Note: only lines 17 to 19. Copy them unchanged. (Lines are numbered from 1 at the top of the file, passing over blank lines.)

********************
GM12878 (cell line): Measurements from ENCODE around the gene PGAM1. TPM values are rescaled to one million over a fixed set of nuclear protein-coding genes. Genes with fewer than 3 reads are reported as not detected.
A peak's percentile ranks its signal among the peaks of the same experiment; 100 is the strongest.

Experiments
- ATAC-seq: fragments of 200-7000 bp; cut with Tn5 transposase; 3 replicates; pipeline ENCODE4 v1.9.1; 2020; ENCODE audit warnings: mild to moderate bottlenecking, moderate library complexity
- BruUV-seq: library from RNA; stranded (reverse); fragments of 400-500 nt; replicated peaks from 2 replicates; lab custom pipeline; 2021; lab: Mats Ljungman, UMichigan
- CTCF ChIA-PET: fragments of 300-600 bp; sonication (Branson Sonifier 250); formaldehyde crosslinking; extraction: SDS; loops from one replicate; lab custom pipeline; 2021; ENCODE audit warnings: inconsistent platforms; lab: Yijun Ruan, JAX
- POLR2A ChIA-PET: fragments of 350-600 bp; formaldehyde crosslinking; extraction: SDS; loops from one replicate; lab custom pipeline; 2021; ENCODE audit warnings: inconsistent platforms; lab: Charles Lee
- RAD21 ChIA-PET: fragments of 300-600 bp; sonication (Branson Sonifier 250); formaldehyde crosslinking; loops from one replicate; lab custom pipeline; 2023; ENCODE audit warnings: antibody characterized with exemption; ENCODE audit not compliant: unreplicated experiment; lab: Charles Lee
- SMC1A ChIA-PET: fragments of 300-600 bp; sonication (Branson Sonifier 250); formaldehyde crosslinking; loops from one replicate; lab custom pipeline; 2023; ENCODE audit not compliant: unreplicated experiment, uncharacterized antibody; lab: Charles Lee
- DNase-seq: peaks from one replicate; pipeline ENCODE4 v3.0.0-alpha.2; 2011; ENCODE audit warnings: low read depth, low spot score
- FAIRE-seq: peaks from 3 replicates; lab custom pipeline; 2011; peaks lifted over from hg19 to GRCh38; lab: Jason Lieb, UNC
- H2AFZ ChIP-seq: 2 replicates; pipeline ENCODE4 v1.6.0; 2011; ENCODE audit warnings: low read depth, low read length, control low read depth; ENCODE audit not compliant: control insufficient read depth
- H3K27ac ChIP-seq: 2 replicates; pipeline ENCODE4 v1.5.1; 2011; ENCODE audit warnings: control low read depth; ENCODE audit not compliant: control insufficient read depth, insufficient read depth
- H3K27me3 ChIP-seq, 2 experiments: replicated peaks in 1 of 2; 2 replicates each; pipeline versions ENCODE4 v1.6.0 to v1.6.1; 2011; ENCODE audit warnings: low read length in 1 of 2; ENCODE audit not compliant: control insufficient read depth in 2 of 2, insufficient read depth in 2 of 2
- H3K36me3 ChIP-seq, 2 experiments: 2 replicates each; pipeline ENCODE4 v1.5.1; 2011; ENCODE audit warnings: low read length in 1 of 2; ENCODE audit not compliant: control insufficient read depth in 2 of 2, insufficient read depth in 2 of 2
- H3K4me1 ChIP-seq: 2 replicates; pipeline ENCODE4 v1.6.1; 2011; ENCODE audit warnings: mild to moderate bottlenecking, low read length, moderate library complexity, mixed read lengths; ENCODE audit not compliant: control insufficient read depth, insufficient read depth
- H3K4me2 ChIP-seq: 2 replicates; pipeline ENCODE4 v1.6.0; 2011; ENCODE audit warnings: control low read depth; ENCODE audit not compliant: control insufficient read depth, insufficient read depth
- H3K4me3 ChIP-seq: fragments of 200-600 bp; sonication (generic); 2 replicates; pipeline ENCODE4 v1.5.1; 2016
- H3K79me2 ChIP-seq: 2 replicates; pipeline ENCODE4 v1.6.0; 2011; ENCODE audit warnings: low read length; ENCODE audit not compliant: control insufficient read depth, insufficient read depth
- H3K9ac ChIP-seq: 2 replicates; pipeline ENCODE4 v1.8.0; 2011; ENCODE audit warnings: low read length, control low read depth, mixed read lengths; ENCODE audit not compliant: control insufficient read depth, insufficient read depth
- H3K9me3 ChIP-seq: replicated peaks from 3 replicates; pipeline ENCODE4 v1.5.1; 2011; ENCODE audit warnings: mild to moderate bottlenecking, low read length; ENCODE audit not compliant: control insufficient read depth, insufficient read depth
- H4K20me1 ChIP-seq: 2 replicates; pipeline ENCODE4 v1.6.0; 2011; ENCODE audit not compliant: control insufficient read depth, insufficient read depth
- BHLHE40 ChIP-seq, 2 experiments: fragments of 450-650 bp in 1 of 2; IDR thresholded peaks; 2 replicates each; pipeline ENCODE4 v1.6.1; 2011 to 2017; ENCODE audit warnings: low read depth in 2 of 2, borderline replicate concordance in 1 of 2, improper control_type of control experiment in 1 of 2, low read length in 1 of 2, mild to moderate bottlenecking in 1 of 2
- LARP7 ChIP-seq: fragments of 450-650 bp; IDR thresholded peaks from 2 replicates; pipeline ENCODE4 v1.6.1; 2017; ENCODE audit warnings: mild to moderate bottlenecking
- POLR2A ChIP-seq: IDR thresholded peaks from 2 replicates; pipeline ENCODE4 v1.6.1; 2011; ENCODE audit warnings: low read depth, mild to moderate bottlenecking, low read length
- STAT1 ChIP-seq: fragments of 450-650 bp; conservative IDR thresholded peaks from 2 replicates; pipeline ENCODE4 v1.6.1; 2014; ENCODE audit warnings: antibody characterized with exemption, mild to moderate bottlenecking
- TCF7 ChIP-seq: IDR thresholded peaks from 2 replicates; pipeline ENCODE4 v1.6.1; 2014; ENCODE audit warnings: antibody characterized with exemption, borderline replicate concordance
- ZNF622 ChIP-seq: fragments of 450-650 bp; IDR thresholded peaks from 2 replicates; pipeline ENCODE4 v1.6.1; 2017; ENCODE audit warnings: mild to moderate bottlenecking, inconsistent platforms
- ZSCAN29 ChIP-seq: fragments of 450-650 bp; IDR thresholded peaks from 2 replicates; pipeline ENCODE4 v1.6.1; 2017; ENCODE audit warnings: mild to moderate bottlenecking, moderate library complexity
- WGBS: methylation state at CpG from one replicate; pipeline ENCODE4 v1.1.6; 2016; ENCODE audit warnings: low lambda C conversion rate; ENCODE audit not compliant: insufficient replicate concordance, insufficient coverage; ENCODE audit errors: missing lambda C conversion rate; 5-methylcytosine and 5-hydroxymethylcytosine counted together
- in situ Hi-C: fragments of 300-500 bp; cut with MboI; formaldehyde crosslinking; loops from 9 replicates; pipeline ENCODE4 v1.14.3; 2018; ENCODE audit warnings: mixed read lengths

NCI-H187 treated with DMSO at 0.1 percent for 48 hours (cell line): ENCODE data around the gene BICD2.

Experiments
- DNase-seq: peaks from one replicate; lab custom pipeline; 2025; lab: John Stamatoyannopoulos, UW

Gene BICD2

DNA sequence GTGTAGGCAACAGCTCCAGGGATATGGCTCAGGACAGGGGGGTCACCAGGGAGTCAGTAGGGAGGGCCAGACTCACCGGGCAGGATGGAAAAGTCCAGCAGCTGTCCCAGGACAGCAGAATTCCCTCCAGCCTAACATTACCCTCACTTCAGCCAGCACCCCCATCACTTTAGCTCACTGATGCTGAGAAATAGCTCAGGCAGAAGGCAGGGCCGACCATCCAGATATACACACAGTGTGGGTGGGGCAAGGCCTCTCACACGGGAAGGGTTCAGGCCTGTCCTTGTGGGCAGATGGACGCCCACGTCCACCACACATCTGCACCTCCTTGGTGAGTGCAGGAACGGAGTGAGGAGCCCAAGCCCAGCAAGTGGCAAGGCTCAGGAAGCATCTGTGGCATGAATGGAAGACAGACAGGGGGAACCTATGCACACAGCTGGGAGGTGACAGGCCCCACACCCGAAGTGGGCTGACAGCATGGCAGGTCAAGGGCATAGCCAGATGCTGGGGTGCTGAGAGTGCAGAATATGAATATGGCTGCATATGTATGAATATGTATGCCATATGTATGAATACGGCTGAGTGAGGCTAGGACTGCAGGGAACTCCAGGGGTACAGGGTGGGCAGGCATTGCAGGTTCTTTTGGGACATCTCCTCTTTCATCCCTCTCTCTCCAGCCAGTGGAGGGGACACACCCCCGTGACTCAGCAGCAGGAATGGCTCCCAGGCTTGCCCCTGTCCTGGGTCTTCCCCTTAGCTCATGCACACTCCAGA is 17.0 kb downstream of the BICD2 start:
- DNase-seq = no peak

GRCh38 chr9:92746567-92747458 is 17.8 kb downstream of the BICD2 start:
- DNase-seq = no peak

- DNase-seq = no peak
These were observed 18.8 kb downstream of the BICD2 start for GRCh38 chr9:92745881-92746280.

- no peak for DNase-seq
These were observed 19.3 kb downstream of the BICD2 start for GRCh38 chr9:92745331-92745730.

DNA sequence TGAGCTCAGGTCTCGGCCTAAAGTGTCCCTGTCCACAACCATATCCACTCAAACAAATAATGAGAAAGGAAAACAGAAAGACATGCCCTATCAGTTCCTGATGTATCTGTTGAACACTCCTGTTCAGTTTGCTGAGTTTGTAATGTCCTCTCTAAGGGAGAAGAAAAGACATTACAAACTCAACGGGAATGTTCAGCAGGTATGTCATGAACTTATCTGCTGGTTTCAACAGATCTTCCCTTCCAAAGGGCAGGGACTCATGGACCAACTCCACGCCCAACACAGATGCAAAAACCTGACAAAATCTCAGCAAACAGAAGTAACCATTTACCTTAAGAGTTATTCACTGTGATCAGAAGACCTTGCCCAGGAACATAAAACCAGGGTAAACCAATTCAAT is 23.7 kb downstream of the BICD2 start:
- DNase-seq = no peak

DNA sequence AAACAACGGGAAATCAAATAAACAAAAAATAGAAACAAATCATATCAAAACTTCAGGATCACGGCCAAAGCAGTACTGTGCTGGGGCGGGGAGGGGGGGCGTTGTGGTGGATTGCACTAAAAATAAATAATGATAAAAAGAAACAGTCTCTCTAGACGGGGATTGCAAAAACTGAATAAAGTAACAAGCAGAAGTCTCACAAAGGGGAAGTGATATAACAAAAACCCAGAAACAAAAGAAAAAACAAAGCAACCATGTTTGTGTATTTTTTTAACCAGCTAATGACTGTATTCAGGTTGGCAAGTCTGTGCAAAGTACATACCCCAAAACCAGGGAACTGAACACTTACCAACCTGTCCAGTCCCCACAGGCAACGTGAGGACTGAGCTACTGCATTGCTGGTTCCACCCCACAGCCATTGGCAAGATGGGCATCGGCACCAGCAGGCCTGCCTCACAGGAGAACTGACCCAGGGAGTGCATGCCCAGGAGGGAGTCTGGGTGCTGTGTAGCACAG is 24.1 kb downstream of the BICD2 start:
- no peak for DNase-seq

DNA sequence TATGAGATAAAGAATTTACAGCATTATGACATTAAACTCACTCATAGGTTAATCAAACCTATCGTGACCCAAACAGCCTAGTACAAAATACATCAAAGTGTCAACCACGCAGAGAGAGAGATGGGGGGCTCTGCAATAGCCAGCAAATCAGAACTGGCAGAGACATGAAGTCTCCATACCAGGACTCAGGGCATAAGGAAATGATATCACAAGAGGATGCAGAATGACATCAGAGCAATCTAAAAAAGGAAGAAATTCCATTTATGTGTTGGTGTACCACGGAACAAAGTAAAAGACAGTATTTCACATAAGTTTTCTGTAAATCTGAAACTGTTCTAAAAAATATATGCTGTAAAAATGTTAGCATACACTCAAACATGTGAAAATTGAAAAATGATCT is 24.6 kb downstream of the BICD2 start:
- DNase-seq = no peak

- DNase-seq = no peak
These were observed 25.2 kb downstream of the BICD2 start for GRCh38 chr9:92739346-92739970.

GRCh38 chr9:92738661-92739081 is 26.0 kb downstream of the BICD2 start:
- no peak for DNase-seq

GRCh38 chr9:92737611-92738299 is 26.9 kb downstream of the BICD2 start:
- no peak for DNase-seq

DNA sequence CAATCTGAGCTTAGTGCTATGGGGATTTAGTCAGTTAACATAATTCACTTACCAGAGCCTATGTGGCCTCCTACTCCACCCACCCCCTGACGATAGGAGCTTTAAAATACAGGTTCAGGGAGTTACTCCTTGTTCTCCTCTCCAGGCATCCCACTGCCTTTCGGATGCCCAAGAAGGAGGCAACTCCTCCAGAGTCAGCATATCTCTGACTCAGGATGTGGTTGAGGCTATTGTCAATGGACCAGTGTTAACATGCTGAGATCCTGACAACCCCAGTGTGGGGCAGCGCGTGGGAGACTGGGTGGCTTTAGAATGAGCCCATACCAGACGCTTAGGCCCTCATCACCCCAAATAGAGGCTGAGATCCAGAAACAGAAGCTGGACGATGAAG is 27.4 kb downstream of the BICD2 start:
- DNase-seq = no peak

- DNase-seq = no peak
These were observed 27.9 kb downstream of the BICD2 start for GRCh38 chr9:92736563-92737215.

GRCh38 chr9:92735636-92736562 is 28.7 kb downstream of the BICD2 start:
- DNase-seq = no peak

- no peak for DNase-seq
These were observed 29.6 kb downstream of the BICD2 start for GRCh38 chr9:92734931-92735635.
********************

- H3K4me2 ChIP-seq: 2 replicates; pipeline ENCODE4 v1.6.0; 2011; ENCODE audit warnings: control low read depth; ENCODE audit not compliant: control insufficient read depth, insufficient read depth
- H3K4me3 ChIP-seq: fragments of 200-600 bp; sonication (generic); 2 replicates; pipeline ENCODE4 v1.5.1; 2016
- H3K79me2 ChIP-seq: 2 replicates; pipeline ENCODE4 v1.6.0; 2011; ENCODE audit warnings: low read length; ENCODE audit not compliant: control insufficient read depth, insufficient read depth